You may already know that the Federal Reserve decided to keep its benchmark rates at all time lows for a continued period of time. Well, their decision was influenced by the fact that many U.S Banks have tightened their lending standards. Many consumers and commercial borrowers may have witnessed this first hand as they tried to secure loans and were turned down even though they probably had the right requirements to qualify.

Federal Reserve in Washington DC. by MyG9
Federal Reserve in Washington DC. by MyG9

A survey conducted by the Fed of 57 U.S banks and 23 foreign banks with branches here in the U.S has confirmed lower loan figures. For one, consumer loans held by U.S banks have fell from $857 billion to $847 billion at the end of the year. These loans range from auto loans to mortgages and credit cards. Furthermore, total loans and leases held by U.S banks have fallen to $7.2 trillion as of October 28.  This is down from $7.2 trillion at the end of 2008, which means that loans have fallen by a half trillion in less than a year. The Fed has also stated that nine out of ten bank holding companies have increased their reserves to handle the risk of more layoffs and sluggish economic growth.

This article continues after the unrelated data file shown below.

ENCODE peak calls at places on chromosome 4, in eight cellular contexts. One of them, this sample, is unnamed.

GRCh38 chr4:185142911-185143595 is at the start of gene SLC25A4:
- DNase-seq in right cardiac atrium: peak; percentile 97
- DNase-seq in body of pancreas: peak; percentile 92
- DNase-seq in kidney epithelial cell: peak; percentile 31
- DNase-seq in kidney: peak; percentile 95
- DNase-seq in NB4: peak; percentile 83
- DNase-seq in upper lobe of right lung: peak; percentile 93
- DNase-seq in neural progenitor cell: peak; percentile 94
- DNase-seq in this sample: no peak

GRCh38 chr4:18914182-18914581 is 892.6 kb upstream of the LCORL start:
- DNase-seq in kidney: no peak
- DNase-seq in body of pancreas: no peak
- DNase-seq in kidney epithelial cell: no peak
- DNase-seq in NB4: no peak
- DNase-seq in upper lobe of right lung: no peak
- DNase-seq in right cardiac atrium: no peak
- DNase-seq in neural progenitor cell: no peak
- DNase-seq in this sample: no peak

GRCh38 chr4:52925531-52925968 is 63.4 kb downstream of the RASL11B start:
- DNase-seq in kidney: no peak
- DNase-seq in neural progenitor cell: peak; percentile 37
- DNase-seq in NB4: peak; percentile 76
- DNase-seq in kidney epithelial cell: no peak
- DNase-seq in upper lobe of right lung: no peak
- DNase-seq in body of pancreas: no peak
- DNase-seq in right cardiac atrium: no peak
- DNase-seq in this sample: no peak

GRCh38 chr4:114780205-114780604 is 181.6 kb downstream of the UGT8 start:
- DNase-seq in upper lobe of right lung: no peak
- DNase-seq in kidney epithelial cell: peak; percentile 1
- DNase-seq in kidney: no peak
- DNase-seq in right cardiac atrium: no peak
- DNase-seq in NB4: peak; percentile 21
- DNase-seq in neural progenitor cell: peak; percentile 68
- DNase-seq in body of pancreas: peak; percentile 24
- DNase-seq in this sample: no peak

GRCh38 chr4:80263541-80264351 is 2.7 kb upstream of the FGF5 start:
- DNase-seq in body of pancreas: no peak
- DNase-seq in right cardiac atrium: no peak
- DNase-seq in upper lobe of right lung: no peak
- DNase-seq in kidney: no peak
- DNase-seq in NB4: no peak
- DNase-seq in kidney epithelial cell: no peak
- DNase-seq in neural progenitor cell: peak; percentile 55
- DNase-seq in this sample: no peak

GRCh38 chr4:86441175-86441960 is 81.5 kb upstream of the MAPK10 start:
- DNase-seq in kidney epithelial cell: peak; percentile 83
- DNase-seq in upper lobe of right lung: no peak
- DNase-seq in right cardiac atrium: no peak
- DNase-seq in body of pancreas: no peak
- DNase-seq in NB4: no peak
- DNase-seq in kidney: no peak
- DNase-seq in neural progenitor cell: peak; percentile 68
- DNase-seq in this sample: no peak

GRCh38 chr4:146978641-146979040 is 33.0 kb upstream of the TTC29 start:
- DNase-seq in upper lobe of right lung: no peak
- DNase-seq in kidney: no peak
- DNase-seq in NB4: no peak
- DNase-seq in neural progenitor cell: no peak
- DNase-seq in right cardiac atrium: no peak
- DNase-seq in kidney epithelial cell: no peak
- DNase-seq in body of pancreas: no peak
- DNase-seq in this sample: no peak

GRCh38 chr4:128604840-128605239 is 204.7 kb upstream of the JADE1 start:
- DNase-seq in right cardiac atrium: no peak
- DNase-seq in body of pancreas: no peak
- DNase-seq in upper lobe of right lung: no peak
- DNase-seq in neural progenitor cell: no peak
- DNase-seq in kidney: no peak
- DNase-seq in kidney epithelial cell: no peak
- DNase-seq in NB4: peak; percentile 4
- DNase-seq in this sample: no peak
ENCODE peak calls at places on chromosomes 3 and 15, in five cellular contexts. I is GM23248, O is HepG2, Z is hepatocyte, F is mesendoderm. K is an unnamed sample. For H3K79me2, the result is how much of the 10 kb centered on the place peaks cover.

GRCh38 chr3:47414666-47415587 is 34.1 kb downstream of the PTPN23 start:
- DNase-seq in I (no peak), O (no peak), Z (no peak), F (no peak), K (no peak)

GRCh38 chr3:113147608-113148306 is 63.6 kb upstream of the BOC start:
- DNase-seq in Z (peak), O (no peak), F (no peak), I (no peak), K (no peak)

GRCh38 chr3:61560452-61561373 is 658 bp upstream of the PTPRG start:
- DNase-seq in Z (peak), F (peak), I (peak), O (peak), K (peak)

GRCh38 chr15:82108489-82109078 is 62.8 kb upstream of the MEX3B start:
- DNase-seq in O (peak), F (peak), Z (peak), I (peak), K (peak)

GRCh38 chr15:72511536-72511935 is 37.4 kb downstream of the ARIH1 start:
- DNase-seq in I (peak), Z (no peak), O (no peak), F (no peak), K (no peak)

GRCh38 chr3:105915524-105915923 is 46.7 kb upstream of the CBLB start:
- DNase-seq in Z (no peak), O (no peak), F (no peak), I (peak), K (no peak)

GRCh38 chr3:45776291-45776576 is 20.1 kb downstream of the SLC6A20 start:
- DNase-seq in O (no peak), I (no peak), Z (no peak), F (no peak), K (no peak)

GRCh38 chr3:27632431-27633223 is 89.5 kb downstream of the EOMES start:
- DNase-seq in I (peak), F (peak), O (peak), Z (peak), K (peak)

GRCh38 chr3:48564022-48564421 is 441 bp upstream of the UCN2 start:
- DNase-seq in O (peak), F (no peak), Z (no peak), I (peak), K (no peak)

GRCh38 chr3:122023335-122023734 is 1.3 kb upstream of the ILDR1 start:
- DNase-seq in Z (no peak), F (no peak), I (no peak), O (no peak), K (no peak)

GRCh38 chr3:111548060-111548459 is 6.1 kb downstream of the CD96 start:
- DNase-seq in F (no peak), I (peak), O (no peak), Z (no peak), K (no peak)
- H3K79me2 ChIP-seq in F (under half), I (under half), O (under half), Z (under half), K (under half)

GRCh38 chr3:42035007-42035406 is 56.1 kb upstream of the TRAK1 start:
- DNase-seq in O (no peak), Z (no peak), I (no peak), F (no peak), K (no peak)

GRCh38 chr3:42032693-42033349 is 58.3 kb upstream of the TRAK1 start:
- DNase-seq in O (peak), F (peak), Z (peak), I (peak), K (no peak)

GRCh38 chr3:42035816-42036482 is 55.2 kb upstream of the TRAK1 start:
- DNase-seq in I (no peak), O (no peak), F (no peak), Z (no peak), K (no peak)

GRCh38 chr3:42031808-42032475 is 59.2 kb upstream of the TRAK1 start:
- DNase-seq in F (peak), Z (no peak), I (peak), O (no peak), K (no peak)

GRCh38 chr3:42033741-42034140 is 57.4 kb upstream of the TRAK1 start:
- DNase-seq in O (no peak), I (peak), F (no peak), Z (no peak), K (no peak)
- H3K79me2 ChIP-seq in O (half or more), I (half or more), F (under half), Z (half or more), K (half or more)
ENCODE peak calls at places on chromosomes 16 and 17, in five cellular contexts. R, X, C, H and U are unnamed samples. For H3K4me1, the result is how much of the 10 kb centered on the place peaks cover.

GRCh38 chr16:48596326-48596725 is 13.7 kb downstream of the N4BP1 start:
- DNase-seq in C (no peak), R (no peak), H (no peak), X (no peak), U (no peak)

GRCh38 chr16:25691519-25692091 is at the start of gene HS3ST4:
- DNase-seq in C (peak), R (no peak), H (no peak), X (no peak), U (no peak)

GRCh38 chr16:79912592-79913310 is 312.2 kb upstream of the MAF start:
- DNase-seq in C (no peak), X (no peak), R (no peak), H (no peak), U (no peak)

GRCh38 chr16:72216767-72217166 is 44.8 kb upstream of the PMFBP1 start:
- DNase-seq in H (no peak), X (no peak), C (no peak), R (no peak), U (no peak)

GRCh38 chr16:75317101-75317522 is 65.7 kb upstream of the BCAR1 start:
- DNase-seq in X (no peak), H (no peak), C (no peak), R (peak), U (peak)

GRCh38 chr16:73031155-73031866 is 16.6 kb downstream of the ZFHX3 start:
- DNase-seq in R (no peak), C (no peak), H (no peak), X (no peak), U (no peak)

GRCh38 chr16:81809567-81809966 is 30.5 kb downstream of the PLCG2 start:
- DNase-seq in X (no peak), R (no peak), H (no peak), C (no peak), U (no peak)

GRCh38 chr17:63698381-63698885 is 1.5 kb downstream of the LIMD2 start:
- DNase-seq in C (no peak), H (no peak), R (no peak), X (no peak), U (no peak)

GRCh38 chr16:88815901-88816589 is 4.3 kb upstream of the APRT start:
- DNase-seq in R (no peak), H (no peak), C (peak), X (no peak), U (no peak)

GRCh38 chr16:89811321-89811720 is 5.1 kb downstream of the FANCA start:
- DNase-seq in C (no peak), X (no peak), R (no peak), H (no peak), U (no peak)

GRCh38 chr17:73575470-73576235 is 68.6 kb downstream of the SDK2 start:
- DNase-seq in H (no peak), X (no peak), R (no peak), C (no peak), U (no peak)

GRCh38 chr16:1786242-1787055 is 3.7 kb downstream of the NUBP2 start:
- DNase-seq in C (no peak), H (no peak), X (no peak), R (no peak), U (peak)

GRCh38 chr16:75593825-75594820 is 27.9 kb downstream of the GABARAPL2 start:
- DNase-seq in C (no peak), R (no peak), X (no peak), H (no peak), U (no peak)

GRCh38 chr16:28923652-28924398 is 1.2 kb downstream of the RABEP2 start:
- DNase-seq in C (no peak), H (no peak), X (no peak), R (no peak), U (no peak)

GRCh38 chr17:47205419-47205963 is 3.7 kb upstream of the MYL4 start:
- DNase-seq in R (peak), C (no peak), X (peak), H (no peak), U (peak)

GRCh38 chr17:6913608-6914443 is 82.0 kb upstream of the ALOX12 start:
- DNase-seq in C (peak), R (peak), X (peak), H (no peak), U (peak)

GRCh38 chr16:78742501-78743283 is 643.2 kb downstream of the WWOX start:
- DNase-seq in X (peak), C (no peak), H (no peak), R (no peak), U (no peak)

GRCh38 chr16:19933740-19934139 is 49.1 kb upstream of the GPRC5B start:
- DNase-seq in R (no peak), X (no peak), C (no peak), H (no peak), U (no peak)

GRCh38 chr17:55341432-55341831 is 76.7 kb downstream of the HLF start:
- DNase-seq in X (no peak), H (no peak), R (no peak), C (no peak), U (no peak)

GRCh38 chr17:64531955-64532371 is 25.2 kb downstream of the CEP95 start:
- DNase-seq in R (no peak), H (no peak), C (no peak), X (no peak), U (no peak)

A Silver Lining

It’s important to note that even though things generally seem bleak, there is actually some good news we can pull from this report. Although lending standards are tighter, the number of banks that have stricter lending standards has decreased. If you look at the amount of banks that tightened standards for credit-card loans it’s about 15 percent in August, compared with 35 percent in July. Another point to consider is that loan demand decreased at fewer banks than in the second quarter.

Loans at JP Morgan fell from $761.4 billion a year earlier, to $653.1 billion at the end of the third quarter. Also, Bank of America® loans shrank to $878.4 billion from $922.3 billion a year earlier. We see that the major banks are definitely the ones that are scaling back on underwriting loans. The major factor causing the decrease in loans was the fact that consumer spending is lower.  This shows that people are trying to tap into credit lines and some of the banks are loosening up. There are also as many banks that are being stricter, however, and so while things might be looking up, this is just the beginning of a turn around and that we are not out of the woods yet.

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